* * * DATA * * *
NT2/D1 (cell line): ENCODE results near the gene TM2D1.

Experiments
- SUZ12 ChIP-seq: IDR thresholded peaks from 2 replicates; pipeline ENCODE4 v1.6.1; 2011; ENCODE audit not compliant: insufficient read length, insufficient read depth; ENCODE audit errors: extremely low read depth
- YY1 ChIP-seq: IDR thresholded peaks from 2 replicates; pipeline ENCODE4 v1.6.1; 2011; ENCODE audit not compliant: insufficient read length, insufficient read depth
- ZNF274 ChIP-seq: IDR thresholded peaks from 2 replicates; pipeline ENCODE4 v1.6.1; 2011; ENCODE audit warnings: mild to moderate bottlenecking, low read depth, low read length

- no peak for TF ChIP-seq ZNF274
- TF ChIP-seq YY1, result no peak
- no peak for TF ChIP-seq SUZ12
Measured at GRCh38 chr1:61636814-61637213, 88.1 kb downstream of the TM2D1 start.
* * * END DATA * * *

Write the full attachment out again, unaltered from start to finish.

NT2/D1 (cell line): ENCODE results near the gene TM2D1.

Experiments
- SUZ12 ChIP-seq: IDR thresholded peaks from 2 replicates; pipeline ENCODE4 v1.6.1; 2011; ENCODE audit not compliant: insufficient read length, insufficient read depth; ENCODE audit errors: extremely low read depth
- YY1 ChIP-seq: IDR thresholded peaks from 2 replicates; pipeline ENCODE4 v1.6.1; 2011; ENCODE audit not compliant: insufficient read length, insufficient read depth
- ZNF274 ChIP-seq: IDR thresholded peaks from 2 replicates; pipeline ENCODE4 v1.6.1; 2011; ENCODE audit warnings: mild to moderate bottlenecking, low read depth, low read length

- no peak for TF ChIP-seq ZNF274
- TF ChIP-seq YY1, result no peak
- no peak for TF ChIP-seq SUZ12
Measured at GRCh38 chr1:61636814-61637213, 88.1 kb downstream of the TM2D1 start.